Tuesday, March 28, 2017

All About Management

       About fifty years ago, while I was a student at School of the Ozarks, I met a true conservationist who had worked for many years for the old Missouri Conservation Commission in the forties and fifties. In the 1960’s he retired and became a teacher at the college. His name was A.R. Mottesheard. I took every course he taught, and one of them was a wildlife management course where he had students take 80 acres of land and draw up a management plan for the imaginary plot, which could be whatever we wanted it to be. 
       Mine was about two thirds timber and one-third bottomland along a creek that I was planting for small game, deer and turkey.  I thought to myself at the time that it was a real dream, because no kid as poor as I was would ever own any land whatsoever.

       I remember the wisdom of Mr. Mottesheard, who often said that conservation departments never really manage wildlife; their job was just to make the needs of the various species available, for breeding and raising young, for escape from predators and for an available diversity of plant life needed for food. He said that Conservation Departments were more responsible for ‘managing’ hunters, and managing the harvests of game, and making sure that hunters and fishermen took available excess without cutting into brood stock.
       I never thought I would be involved in the ‘managing’ of a tract of land to feed protect and propagate wildlife, but it is what I am doing now to make the Panther Creek youth project near Collins, Mo. an outdoor education center, a haven for birds and furbearers, turkey and deer, where there is a good balance as close to nature’s way as possible.  I am particularly interested in the propagation of quail and rabbits, and it seems as if those things I learned from Mr. Mottesheard are paying dividends.

       A quail flock of about 18 bobwhites from last February seems to be much larger this winter, and on this tract of 50 or 60 acres, there is a plan now to have plots of late winter food for them, good winter cover and escape areas.  I am beginning to turn my attention to the control of predators, as we have far too many of three species… skunks, possums and raccoons, all of them known to eat all the eggs of any ground-nesting birds they find.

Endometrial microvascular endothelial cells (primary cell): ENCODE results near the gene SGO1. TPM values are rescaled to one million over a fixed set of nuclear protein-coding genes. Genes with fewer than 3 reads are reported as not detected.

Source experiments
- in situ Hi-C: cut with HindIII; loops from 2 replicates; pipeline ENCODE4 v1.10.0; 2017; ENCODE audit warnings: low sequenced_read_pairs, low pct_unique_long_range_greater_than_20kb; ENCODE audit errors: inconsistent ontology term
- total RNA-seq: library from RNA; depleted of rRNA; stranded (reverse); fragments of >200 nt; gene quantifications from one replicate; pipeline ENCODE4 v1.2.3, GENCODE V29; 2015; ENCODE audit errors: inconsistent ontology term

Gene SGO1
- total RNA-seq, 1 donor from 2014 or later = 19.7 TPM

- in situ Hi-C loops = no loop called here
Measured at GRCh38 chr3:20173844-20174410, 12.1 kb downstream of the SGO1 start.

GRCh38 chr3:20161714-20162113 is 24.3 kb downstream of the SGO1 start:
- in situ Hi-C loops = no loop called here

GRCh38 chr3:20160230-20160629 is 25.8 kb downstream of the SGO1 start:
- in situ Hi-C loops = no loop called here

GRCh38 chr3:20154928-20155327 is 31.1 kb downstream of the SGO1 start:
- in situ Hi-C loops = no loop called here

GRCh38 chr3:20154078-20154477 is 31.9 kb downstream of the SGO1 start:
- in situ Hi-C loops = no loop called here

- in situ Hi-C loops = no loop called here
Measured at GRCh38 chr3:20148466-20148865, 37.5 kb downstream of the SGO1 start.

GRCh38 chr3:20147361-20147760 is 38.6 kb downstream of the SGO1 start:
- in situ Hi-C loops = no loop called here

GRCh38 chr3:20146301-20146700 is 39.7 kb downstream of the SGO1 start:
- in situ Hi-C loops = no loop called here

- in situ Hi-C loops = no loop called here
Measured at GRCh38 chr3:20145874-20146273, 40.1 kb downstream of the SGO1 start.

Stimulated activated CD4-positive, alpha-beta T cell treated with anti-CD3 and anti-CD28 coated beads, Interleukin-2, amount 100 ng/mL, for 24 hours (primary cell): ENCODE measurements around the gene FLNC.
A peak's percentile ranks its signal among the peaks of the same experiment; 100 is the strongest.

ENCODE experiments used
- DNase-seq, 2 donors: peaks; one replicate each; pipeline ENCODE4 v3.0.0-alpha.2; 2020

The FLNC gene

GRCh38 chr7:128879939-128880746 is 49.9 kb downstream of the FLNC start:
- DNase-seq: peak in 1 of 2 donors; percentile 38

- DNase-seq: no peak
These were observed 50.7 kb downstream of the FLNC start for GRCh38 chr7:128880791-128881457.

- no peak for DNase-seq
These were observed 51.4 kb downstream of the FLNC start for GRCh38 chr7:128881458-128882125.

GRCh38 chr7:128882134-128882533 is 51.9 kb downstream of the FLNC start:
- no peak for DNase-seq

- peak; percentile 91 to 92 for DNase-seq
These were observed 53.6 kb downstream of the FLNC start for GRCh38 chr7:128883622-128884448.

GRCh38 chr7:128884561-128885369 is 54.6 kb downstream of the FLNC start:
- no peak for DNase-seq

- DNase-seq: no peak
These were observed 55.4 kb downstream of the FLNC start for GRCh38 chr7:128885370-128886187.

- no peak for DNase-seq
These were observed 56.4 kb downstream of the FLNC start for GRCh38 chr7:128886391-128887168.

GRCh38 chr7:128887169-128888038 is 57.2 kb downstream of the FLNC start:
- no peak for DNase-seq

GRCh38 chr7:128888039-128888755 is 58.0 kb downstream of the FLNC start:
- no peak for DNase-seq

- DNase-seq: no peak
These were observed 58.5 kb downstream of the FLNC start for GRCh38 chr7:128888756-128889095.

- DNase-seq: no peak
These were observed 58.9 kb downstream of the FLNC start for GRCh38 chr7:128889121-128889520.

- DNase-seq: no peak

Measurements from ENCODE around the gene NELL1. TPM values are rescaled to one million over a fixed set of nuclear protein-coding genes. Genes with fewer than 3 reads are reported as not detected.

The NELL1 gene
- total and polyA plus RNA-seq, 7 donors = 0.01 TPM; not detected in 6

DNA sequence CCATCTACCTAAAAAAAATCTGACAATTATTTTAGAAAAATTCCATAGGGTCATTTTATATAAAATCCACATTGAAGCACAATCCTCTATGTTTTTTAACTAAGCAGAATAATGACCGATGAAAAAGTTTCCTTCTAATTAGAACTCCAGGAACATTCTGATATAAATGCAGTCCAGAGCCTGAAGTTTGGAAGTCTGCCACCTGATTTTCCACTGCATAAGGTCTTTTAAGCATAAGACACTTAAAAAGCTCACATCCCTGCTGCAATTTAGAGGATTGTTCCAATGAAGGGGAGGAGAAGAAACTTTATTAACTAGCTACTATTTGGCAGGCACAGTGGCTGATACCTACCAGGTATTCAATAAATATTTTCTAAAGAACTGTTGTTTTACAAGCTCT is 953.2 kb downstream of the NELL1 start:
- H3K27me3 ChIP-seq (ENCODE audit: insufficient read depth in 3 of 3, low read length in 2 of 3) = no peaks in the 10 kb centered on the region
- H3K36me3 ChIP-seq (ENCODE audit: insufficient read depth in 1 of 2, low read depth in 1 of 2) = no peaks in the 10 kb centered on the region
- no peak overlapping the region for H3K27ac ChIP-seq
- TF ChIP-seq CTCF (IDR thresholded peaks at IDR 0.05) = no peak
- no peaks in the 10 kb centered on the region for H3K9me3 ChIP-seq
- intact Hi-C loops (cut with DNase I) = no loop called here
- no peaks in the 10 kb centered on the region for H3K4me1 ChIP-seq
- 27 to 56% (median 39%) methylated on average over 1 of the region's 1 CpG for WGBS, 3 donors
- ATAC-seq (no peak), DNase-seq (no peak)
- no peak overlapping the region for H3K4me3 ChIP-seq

The armadillo, a no-account illegal immigrant from way south of us, has established a foothold in the Ozarks, and I will completely wipe them out if I can.  I will pray that feral hogs don’t invade the place.  Right now, hawks are not as serious a problem along Panther Creek as in other parts of the Ozarks, but there are way too many otters, and I will eliminate at least three fourths of them if I can. Any of those predators in the above paragraph are a problem for rabbits or quail or both.

       As for deer and turkey, they are abundant on the Panther Creek tract I ‘manage’ but not much will hurt the numbers of either, unless the place has a year or two of no acorns.  There will be no logging here, so that shouldn’t be a problem.  I wish I had saved that big spread-out plan I fixed up for Mr. Mottesheard way back then.  I would like to see if I had any ideas as a 17-year-old kid that I could use now.

       But when you push through a small patch of milo and millet, and a dove or two takes to flight, and then you watch a cottontail feeding on clover at the edge of a big patch of sericea lespedeza, and hear bobwhites calling from a thicket between the timber and the creek at dusk, you feel good about working the land. I’m not looking toward a harvest of grain, as farmers must do, but toward creating something lasting for wild creatures, and young people who may see something when they visit that they will never have an opportunity to see in the pavement and concrete world where they have to grow up.
Did you know that bobwhite quail roosters often take over a hatching brood and stay with them for weeks until they mature, while the hen who laid the eggs goes off and mates with a new cock and brings off another clutch.  Biologists learned that by putting little transmitters around the body smaller than a dime, and following adult birds. If a nest of eggs is destroyed, the hen usually will lay another nest full, and some hatching occurs as late as mid-August. But… young quail hatched after August begins will have a very poor survival rate in the late fall if the weather is bad. They do not develop enough body weight and fat to survive if cold persists in October and early November.

If you see my old pick-up sitting in front of a flea market or antique store with my old Labrador in the passenger seat waiting patiently, I am not in there looking for dishes. Some of those places have mounted deer heads and antique guns and duck decoys… and fishing lures made in the 1920’s. It wasn’t too long ago that I bought three Outdoor Life magazines published in the ‘40’s for only ten bucks!

       I suppose if I had more money at one time in that billfold of mine I might actually go to Cabela’s or Bass Pro Shops and look around, but honest to goodness, those high-priced sporting goods stores are boring after you’ve wandered the aisles of a flea market and spied a pocket knife just like grandpa used, and a genuine complete set of 1950 Ford hubcaps. 

       I’m just saying, if you are a grizzled old outdoorsman and you can’t go fishing, you might go look through some flea markets and antique shops. Call me if you find any good old wooden decoys!


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